Stepping Down Voltage With Reliability

The availability of inexpensive electronics modules has opened up a world of opportunity for more complex projects to be completed quickly. Rather than designing everything from scratch, ready-made motor modules, regulators, computer vision modules, and control modules all ready to be put to work after arriving at one’s doorstep. Sometimes, though, these inexpensive electronics aren’t all they’re cracked up to be, so [Jan] decided to produce them from scratch instead.

[Jan] is the creator of several robots, and frequently makes use of 3.3V and 5V step down modules, but was not happy with the consistency offered by the prefab modules. The solution to this was to build them from scratch in a way that makes producing a large amount nearly as easy as ordering them. The boards are based around the SY8105 chip, and are built in two batches for the robotics shop based on the two most commonly needed output voltages. With their design they get exactly what they need every time, without worrying about reliability from a random board shop overseas.

The robotics shop is called RoboticsBrno and they have made the schematics available for anyone that wants to build their own. That being said, the design does not make considerations for low noise since it isn’t required for their use case, but if you’d prefer something simple and reliable this will get the job done. It’s also important to understand the limitations of the parts in a build that are built by a third party, although power supplies are a pretty common area to make improvements on.

FM Radio From Scratch Using An Arduino

Building radio receivers from scratch is still a popular project since it can be done largely with off-the-shelf discrete components and a wire long enough for the bands that the radio will receive. That’s good enough for AM radio, anyway, but you’ll need to try this DIY FM receiver if you want to listen to something more culturally relevant.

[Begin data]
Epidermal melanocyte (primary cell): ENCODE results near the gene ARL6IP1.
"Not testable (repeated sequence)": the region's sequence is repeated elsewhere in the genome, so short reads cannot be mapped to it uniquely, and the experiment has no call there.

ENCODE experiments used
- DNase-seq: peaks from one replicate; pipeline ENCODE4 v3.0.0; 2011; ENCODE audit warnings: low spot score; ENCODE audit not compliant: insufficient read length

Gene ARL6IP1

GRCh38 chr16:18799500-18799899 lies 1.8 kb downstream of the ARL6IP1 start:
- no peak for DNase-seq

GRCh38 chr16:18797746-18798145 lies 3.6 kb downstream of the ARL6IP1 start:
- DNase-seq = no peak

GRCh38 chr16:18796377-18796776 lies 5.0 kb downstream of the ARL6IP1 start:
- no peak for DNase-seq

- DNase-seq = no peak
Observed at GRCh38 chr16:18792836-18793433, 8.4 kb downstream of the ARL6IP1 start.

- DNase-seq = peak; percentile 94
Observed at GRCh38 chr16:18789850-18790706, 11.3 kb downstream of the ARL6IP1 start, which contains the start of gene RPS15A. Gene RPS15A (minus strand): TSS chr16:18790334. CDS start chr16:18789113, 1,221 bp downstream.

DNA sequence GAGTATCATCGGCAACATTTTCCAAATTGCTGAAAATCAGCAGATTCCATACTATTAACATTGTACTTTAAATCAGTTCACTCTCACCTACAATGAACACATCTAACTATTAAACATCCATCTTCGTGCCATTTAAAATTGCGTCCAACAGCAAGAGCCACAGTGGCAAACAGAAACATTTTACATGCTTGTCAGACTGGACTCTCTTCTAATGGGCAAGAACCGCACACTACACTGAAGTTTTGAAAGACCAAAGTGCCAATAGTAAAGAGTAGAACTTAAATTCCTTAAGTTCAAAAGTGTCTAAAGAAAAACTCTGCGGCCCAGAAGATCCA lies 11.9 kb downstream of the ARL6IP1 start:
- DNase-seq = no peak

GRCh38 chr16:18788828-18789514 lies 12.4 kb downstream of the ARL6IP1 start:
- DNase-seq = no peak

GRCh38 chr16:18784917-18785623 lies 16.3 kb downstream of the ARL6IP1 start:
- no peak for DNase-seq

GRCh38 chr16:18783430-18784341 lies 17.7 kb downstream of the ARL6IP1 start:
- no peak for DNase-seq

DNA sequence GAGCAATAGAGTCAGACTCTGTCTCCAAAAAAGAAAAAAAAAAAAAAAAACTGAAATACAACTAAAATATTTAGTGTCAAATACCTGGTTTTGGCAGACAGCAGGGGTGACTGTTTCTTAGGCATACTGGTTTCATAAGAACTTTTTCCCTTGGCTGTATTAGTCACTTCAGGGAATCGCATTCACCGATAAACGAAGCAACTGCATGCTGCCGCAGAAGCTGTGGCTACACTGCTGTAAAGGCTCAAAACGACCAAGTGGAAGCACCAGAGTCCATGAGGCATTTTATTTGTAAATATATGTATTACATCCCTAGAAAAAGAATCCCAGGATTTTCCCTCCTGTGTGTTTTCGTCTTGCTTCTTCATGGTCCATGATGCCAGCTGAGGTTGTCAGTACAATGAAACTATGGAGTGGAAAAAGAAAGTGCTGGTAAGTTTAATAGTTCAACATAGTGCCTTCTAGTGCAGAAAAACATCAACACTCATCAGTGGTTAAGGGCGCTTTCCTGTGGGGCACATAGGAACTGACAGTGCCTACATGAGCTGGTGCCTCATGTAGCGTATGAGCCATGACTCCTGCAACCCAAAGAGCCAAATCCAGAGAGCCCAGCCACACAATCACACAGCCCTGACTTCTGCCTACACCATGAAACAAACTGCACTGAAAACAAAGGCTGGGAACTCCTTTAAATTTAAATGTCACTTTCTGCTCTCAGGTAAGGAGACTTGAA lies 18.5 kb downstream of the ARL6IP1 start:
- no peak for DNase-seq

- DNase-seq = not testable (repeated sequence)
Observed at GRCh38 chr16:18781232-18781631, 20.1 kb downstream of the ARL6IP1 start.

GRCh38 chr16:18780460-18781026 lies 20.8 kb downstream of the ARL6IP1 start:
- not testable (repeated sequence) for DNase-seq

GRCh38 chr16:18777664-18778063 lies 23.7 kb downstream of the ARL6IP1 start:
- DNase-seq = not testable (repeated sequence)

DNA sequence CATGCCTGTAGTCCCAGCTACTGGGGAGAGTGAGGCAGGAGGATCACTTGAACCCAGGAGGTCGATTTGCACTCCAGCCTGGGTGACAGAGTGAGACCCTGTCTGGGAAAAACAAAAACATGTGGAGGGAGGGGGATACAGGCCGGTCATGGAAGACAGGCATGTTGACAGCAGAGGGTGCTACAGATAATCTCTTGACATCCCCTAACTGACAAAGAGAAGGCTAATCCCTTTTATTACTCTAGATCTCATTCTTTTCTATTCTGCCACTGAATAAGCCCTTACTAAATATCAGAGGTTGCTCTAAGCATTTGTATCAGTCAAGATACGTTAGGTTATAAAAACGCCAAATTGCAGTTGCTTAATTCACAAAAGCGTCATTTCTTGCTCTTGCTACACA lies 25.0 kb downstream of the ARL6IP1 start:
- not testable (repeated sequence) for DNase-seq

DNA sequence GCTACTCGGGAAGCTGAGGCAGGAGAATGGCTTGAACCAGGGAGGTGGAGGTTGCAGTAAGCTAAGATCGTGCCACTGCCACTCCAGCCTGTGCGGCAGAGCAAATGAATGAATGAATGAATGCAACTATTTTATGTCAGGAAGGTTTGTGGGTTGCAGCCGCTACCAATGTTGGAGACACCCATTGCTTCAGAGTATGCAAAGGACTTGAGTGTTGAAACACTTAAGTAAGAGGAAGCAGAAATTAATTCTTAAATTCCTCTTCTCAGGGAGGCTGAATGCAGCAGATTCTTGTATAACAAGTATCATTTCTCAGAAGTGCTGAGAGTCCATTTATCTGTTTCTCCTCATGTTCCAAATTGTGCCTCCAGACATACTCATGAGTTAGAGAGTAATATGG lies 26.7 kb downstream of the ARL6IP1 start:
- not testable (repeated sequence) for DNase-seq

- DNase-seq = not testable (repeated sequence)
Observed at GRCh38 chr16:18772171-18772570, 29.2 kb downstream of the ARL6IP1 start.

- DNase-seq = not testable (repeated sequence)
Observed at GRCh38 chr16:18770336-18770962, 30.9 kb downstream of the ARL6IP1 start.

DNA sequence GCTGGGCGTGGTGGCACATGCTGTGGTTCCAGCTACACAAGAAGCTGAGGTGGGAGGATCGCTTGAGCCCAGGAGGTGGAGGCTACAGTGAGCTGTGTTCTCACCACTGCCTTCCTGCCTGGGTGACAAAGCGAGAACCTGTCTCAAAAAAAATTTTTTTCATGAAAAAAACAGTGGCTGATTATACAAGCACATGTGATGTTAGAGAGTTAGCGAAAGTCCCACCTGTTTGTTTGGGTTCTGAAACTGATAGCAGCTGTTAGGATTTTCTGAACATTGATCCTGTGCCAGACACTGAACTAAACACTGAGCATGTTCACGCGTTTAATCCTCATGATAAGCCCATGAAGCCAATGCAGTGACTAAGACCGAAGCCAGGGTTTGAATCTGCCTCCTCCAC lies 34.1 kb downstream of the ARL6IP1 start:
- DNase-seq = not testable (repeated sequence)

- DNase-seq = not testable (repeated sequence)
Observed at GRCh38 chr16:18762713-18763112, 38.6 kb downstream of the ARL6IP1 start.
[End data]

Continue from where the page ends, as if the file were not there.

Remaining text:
Receiving frequency-modulated radio waves is typically more difficult than their amplitude-modulated cousins because the circuitry necessary to demodulate an FM signal needs a frequency-to-voltage conversion that isn’t necessary with AM. For this build, [hesam.moshiri] uses a TEA5767 FM chip because of its ability to communicate over I2C. He also integrated a 3W amplifier into this build, and everything is controlled by an Arduino including a small LCD screen which displays the current tuned frequency. With the addition of a small 5V power supply, it’s a tidy and compact build as well.

While the FM receiver in this project wasn’t built from scratch like some AM receivers we’ve seen, it’s still an interesting build because of the small size, I2C capability, and also because all of the circuit schematics are available for all of the components in the build. For those reasons, it could be a great gateway project into more complex FM builds.

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Hackaday Links: October 25, 2020

Siglent has been making pretty big inroads into the mid-range test equipment market, with the manufacturers instruments popping up on benches all over the place. Saulius Lukse, of Kurokesu fame, found himself in possession of a Siglent SPD3303X programmable power supply, which looks like a really nice unit, at least from the hardware side. The software it came with didn’t exactly light his fire, though, so Saulius came up with a Python library to control the power supply. The library lets him control pretty much every aspect of the power supply over its Ethernet port. There are still a few functions that don’t quite work, and he’s only tested it with his specific power supply so far, but chances are pretty good that there’s at least some crossover in the command sets for other Siglent instruments. We’re keen to see others pick this up and run with it.

From the “everyone needs a hobby” department, we found this ultra-detailed miniature of an IBM 1401 mainframe system to be completely enthralling. We may have written this up at an earlier point in its development, but it now appears that the model maker, 6502b, is done with the whole set, so it bears another look. The level of detail is eye-popping — the smallest features of every piece of equipment, from the operator’s console to the line printer, is reproduced . Even the three-ring binders with system documentation are there. And don’t get us started about those tape drives, or the wee chair in period-correct Harvest Gold.